Multiple Command Line Args

This is a discussion on Multiple Command Line Args within the C Programming forums, part of the General Programming Boards category; im trying to write a program that can handle multiple command line args. i have one working version using the ...

  1. #1
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    Multiple Command Line Args

    im trying to write a program that can handle multiple command line args. i have one working version using the unistd.h library but this only works in linux for mei(n windows using Dev-C++ it gives errors using optarg) but this need(seems) to need args to be in a certain order. im new at this but i have tried using a for loop but it just doesnt work out well.

    any advice?

    thanks

  2. #2
    aurė entuluva! mithrandir's Avatar
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    Code:
    int main ( int argc, char *argv[] )
    This will allow you to read in arguments from a command line:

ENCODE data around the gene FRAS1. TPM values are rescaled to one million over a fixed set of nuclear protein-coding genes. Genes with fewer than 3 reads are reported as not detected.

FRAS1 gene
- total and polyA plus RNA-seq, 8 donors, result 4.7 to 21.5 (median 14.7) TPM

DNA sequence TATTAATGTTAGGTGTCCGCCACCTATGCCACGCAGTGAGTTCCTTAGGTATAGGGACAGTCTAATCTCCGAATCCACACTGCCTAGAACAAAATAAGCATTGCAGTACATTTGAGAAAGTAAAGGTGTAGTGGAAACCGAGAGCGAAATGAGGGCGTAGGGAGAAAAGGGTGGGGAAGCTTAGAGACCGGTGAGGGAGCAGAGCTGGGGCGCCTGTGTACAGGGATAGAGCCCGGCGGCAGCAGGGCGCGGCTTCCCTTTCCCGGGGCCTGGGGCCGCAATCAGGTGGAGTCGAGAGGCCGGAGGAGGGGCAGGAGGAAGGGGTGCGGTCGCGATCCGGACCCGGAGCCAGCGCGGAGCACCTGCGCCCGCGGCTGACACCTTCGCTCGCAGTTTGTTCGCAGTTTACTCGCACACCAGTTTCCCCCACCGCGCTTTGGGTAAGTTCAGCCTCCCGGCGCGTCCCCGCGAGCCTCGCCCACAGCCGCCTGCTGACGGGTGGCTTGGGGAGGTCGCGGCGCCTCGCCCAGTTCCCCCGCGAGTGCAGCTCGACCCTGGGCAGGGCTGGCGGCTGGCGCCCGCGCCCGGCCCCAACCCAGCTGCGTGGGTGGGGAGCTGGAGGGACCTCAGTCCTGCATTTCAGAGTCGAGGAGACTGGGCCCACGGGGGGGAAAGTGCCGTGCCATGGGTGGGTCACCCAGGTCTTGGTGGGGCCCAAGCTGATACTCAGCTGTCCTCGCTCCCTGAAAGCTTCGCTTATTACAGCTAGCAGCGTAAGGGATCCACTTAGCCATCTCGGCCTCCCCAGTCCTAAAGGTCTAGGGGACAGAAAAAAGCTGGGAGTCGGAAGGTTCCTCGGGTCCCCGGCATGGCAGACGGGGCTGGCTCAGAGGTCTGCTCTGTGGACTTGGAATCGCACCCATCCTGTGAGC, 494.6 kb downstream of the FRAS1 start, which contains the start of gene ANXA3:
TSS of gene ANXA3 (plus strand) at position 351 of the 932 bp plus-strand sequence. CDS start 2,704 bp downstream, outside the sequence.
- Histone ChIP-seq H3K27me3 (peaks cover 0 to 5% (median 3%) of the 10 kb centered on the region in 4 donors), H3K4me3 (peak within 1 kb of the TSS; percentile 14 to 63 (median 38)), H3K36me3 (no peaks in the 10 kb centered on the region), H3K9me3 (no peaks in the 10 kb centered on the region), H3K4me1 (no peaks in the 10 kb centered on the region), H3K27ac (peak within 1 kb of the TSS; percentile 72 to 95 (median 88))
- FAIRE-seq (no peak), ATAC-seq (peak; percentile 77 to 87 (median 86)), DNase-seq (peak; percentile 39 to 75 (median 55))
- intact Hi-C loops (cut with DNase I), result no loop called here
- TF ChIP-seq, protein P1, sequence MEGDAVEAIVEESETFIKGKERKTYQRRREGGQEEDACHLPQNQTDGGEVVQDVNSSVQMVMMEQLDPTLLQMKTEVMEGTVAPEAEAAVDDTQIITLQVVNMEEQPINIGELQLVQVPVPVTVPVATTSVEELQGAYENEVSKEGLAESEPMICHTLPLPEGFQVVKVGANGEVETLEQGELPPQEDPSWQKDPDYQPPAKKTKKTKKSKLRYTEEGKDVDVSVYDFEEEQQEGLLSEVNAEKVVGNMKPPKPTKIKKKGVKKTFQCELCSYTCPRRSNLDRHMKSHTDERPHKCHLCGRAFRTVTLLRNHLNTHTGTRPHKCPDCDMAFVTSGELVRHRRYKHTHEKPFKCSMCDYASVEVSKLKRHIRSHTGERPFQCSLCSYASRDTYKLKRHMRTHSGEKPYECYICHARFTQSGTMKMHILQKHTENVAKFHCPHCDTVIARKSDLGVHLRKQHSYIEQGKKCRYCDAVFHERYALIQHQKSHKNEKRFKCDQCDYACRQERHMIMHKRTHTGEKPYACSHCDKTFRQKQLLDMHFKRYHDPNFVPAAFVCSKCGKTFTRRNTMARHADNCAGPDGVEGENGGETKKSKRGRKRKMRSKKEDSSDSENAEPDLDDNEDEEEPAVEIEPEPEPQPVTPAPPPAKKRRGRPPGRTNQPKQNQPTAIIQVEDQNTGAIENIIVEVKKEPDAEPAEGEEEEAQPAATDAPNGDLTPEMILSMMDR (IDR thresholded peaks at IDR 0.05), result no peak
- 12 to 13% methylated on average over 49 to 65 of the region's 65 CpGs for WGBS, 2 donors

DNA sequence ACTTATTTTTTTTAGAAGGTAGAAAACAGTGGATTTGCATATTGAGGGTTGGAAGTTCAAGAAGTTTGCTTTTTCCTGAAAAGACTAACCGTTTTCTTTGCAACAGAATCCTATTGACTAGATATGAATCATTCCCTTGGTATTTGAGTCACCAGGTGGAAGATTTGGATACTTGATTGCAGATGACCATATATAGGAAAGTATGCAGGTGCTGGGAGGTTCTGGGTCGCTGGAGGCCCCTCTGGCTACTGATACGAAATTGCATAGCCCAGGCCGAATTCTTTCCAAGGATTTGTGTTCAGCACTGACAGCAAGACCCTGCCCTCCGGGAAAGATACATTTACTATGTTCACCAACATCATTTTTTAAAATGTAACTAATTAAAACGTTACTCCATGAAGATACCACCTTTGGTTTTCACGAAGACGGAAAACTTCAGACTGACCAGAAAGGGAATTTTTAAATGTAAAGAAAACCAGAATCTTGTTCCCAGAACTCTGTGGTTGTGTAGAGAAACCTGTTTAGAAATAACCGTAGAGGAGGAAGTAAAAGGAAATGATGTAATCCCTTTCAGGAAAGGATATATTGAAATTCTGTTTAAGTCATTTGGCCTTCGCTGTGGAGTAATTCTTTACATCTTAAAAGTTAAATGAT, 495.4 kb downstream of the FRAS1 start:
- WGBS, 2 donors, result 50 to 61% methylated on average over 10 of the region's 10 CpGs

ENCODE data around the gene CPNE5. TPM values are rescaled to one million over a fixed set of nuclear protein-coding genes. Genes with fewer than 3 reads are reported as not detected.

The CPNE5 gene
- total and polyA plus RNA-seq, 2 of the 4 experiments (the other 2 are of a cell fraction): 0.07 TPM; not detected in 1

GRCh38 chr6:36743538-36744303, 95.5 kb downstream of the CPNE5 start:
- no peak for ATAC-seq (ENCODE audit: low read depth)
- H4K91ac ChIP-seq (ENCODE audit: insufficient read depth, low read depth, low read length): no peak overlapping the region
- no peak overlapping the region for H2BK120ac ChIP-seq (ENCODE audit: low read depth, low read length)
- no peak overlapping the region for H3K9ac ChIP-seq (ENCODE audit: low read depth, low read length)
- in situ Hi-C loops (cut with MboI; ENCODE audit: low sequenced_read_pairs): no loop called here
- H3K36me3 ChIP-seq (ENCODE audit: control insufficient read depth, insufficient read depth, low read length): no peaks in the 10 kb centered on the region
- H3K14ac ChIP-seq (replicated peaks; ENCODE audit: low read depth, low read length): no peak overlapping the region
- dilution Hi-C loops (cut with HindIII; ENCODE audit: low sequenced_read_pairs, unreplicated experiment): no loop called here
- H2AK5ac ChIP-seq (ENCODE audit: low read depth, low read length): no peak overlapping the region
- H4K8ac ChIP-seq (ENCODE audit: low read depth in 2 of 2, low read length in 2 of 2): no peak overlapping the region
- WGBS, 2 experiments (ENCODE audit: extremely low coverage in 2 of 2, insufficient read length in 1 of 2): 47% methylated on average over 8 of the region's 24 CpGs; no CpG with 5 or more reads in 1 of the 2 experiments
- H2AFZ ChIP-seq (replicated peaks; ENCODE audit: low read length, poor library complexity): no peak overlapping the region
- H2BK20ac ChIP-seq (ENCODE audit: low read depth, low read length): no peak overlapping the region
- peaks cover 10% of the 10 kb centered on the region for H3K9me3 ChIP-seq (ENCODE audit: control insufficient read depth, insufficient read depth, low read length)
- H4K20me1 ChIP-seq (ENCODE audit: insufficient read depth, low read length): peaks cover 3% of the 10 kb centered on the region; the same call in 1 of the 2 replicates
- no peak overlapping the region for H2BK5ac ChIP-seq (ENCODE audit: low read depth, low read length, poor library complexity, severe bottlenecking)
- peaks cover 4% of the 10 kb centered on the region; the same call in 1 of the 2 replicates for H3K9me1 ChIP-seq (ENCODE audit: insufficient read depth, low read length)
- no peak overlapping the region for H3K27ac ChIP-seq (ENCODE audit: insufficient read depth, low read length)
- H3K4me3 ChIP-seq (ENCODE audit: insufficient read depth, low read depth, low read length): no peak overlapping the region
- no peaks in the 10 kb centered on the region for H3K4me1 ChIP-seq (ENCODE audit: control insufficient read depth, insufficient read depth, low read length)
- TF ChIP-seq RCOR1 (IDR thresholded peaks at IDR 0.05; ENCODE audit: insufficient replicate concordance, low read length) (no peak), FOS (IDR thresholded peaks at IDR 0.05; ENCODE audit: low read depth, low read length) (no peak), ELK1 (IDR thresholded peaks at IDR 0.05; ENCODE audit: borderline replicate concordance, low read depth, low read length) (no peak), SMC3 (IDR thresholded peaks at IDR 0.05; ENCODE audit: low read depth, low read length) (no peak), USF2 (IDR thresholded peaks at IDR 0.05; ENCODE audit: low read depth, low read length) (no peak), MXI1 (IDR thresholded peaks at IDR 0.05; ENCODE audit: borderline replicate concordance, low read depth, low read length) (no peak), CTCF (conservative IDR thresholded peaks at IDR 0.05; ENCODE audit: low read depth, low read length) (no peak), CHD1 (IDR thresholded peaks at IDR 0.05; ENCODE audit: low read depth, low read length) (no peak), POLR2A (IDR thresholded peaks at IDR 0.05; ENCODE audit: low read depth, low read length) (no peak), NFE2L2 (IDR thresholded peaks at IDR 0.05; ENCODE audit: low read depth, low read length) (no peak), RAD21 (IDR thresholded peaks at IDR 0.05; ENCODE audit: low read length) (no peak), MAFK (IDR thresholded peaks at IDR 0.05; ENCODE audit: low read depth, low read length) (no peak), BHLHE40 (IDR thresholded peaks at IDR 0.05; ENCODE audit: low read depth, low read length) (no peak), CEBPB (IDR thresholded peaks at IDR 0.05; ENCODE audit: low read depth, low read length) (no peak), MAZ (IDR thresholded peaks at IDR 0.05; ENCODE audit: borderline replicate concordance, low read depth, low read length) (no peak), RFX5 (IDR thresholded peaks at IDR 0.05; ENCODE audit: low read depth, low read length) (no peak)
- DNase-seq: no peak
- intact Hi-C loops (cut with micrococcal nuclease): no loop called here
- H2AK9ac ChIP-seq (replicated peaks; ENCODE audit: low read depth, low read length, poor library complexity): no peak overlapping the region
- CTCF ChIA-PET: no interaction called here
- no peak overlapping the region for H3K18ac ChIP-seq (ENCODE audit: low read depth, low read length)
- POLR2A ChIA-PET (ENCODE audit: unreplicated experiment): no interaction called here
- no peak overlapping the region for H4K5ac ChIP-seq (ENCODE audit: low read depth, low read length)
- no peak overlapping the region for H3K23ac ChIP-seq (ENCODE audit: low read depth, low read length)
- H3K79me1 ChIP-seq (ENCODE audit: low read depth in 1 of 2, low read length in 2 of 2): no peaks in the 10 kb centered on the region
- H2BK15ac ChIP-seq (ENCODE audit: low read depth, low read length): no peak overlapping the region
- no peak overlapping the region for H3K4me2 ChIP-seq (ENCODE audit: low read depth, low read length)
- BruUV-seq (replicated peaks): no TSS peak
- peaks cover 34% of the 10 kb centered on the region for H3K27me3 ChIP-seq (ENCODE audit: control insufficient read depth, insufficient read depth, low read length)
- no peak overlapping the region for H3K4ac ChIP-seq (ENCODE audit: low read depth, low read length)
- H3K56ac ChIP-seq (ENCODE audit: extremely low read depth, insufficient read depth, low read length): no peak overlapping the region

program_name argument_one argument_two

    Something like this will check if you have the correct number of arguments:

    Code:
    if ( argc != 3 )	/* the number of arguments passed in the command must be 3 */
    	{
    		fprintf( stderr, "Too few arguments\n" );
    
    		return ( EXIT_FAILURE );
    >>but this need(seems) to need args to be in a certain order<<

    Obvioulsy you're going to have to evaluate each argument entered. What order you do this in depends on the program, though normally you would check the conditions of each argument in order of entry. Say the first argument must be a file name - you would need to check if it was actually available.

    Code:
    if (( infile = fopen ( argv[1], "rb" )) == NULL )
    {
    fprintf( stderr, "Error opening %s\n", argv[1] );
    
    		return ( EXIT_FAILURE );
    }
    And so on for each argument.

    A little more info on your program would help greatly, because until I actually understand what it is you're trying to do, my help will be limited.

  3. #3
    Code Goddess Prelude's Avatar
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    Fiddle with this for a while. C offers a standard way to deal with command line options:
    Code:
    #include <stdio.h>
    #include <stdlib.h>
    
    static void pause ( void )
    {
      printf ( "Press return to continue" );
      (void)getchar();
    }
    
    int main ( int argc, char **argv )
    {
      int i;
    
      if ( argc != 3 ) {
        fprintf ( stderr, "Usage: program <first name> <last name>" );
        exit ( EXIT_FAILURE );